Dilatative Kardiomyopathie (DCM)

Left ventricular dilation, poor systolic function, arrhythmia and sudden cardiac death are... more
Disease
Dilated cardiomyopathy is a disease of the heart muscle. Due to the disease, the left ventricle (the heart’s main pumping chamber) is enlarged, dilated and weak, so that the heart is not able to pump the blood effectively.

In the breed Welsh Springer Spaniel, a genetic variant of the phospholamban gene has been found to be associated with DCM. Phospholamban plays an important role in regulating the intracellular calcium concentration and therefore the cardiac contraction and relaxation. Left ventricular dilation, poor systolic function, arrhythmia and sudden cardiac death are typical symptoms of affected dogs. Usually, the symptoms become visible until the age of 20 months. The disease is inherited in an autosomal dominant manner with variable penetrance. Compared to other canine cardiac diseases, the dilated cardiomyopathy in the Welsh Springer Spaniel has a high penetrance. This means, that almost every dog carrying the variant shows symptoms at the relevant age.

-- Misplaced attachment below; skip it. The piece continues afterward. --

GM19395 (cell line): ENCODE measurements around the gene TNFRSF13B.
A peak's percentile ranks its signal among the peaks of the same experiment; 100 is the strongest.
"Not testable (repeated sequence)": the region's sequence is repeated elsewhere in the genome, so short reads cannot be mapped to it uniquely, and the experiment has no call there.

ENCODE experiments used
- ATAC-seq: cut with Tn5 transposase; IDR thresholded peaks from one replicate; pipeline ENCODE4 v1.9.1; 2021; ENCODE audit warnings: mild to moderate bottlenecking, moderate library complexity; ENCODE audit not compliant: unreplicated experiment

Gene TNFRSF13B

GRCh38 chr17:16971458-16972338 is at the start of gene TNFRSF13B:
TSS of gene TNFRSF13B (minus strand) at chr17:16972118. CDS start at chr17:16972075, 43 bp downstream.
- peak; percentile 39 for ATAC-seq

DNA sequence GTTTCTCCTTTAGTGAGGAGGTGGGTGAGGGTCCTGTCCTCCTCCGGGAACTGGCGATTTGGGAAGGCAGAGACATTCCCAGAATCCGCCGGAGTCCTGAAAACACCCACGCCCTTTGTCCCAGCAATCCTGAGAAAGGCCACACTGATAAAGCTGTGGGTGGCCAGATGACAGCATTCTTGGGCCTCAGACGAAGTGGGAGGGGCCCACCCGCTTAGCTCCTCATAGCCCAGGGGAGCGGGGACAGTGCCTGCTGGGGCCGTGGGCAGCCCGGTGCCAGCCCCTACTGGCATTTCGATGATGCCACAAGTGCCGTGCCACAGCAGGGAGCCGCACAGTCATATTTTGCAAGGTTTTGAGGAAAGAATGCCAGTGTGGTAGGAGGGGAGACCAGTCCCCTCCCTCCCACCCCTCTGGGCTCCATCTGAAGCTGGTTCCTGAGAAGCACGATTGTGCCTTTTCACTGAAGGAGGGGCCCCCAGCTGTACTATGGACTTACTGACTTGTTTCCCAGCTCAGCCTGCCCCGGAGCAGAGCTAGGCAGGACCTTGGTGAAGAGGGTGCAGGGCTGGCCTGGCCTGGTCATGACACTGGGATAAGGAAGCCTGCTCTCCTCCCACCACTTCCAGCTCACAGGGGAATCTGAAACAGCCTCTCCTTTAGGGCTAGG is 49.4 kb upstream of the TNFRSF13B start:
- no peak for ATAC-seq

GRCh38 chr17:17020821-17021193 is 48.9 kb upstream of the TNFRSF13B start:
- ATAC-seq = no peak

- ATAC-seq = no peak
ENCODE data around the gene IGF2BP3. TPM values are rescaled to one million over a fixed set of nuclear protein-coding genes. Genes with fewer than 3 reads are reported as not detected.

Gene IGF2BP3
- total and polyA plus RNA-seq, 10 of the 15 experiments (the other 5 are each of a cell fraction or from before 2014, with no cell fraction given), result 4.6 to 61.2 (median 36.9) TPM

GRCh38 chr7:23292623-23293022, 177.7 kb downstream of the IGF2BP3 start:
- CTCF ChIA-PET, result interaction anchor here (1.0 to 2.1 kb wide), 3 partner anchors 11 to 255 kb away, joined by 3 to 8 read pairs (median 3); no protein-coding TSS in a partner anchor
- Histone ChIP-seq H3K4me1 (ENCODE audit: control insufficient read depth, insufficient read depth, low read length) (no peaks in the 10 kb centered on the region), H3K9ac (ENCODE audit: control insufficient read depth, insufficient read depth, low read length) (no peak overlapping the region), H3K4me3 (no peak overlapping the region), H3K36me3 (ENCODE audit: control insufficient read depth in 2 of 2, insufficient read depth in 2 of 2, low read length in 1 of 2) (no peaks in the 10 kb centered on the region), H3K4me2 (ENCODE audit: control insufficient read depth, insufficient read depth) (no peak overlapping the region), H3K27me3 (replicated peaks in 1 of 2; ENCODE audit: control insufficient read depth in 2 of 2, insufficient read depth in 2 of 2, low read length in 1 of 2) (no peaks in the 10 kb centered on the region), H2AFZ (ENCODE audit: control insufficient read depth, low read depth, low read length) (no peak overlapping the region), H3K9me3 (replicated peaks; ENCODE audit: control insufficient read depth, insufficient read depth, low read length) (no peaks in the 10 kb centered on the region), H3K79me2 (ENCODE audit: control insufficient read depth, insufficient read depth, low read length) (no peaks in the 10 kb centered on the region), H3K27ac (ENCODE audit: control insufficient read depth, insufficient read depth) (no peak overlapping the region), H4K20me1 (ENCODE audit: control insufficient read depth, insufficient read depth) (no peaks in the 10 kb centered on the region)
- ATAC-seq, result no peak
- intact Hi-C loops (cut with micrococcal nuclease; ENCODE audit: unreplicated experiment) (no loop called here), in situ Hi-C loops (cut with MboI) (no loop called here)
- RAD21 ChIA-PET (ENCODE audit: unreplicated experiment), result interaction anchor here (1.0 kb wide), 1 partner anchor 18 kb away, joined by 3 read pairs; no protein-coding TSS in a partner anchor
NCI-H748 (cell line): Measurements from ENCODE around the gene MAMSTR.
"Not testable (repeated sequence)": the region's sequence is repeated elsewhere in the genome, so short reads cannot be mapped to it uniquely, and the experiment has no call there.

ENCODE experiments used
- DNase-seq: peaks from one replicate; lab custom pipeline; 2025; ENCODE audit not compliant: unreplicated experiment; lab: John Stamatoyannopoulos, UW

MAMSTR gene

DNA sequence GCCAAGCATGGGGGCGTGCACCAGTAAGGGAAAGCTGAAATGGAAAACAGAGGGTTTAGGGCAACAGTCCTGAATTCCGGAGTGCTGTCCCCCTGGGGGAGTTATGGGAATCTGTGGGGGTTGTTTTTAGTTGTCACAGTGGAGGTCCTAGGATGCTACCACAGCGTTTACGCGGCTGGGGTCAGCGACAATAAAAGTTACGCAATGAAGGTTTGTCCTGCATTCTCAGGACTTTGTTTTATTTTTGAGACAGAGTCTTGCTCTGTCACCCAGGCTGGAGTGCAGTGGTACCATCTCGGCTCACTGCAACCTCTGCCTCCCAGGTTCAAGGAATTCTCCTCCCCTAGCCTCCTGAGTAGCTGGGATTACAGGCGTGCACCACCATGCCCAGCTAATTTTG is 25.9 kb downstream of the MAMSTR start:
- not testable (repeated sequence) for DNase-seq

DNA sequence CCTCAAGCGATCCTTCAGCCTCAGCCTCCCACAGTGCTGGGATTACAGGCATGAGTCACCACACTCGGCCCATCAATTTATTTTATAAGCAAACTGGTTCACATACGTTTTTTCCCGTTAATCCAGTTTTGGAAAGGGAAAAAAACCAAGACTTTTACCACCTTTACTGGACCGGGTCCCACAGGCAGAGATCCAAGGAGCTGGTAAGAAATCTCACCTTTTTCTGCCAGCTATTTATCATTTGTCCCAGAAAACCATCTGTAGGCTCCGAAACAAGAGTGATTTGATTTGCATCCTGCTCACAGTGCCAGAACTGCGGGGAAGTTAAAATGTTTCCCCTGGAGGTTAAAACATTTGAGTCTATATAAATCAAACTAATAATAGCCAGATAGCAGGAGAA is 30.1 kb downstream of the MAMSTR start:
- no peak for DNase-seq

Breed
Welsh Springer Spaniel
Heredity
autosomal dominant, variable penetrance
Test duration
1-2 weeks after arrival of the sample in the lab
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